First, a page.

A new Viewpoint piece published online in the Annals of the American Thoracic Society examines the ways in which COVID-19 disproportionately impacts historically disadvantaged communities of color in the United States, and how baseline inequalities in our health system are amplified by the pandemic. The authors also discuss potential solutions.
Center for Asian Health Equity awarded $4.25 million CDC grant to prevent colorectal cancer in Illinois
The University of Chicago Medicine’s Center for Asian Health Equity has received a five-year, $4.25 million federal grant to increase colorectal cancer screenings, particularly among underserved and rural Illinois communities.
Authors of a new perspective on health inequities say that, in addition to health policy and individual-level efforts, social policy solutions are needed. They identify two key lessons from the pandemic: public policy enables public health and health equity requires big investments in public policy.
Results of an analysis published in the Annals of the American Thoracic Society found that Black individuals were twice as likely as White individuals to test positive for COVID-19. The average age of all participants in the study was 46. However, those infected were on average 52 years old, compared to those who tested negative, who were 45 years old on average.
Information critical to a nationwide priority of reducing health care disparities among minorities is incomplete and inaccurate, according to a new Rutgers study
Study: Identifying Optimal Points of Intervention to Address Racial and Ethnic Disparities in COVID-19 Fatality Rates in New York State
Results from a new COVID-19 epidemiological study have been released from the University at Albany in partnership with the New York State Department of Health (NYSDOH); the findings were published today in the peer-reviewed journal, Annals of Epidemiology.
CHOP’s Center for Applied Genomics Receives Funding to Study Risk of Disease Specifically in African Americans
The National Institutes of Health (NIH) announced today that researchers from Children’s Hospital of Philadelphia (CHOP) are among the recipients of a multi-million dollar grant that focuses on the use of genomics to improve risk assessment for diverse populations and integrate the findings into clinical care.
A new study shows there was substantial social distancing inequalities throughout New York City during the COVID-19 pandemic. Researchers reported that areas with the lowest individual income and a greater percentage of non-white and/or Hispanic/Latino individuals, used the subway to a greater degree during the pandemic, and the strongest driver of subway use in communities of color was the percent of individuals in essential work. This is one of the first studies to assess the interrelationship between sociodemographic factors, mobility, and COVID-19. Findings are online in the preprint of medRxiv ahead of peer-reviewed publication.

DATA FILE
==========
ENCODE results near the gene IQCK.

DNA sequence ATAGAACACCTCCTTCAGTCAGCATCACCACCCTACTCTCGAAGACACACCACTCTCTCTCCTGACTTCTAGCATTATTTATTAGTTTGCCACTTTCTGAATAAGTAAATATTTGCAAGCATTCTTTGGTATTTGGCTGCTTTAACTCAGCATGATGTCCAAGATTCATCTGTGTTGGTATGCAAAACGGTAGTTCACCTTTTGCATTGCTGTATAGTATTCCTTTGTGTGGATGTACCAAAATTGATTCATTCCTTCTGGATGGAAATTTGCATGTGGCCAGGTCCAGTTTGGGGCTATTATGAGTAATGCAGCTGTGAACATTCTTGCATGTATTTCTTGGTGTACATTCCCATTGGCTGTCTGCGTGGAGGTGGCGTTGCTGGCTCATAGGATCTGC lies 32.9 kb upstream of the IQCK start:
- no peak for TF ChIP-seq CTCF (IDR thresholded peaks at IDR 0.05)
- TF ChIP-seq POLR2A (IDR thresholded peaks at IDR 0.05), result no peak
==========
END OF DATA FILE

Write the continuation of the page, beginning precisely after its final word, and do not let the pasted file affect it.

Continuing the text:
New Georgetown Report Highlights Health Disparities and Calls for Racial Equity in the District of Columbia
Approximately three quarters of the deaths associated with COVID-19 in the nation’s capital have been among the African American community. A new Georgetown University report illuminates entrenched health and socioeconomic disparities that explain one reason this is occurring. Main points:
• 15-year difference in the life expectancy between residents in Ward 3 and Ward 8;
• Residents from Wards with more Black residents (5, 7, and 8) more likely hospitalized for preventable health conditions;
• Number of Blacks who are obese is 3x higher than Whites;
• Number of Blacks with diabetes is 7x higher than Whites;
• Number of Blacks who die from heart disease is 2.5 times higher than Whites;
• Median household income is 3x less for Blacks; and
• Blacks have the lowest percentage of bachelor degree attainment.
A new study led by researchers at Beth Israel Deaconess Medical Center reveals that while critical care outcomes in ICUs steadily improved over a decade at hospitals with few minority patients, ICUs with a more diverse patient population did not progress comparably.
The New Jersey Population Health Cohort Study, now in the design phase, will collect biometrics, survey responses and other granular data over time on major outcomes such as stress, resilience, trauma and cognitive function from a broad cross-section of the population across multiple generations, with additional targeting of low-income residents and diverse immigrant groups.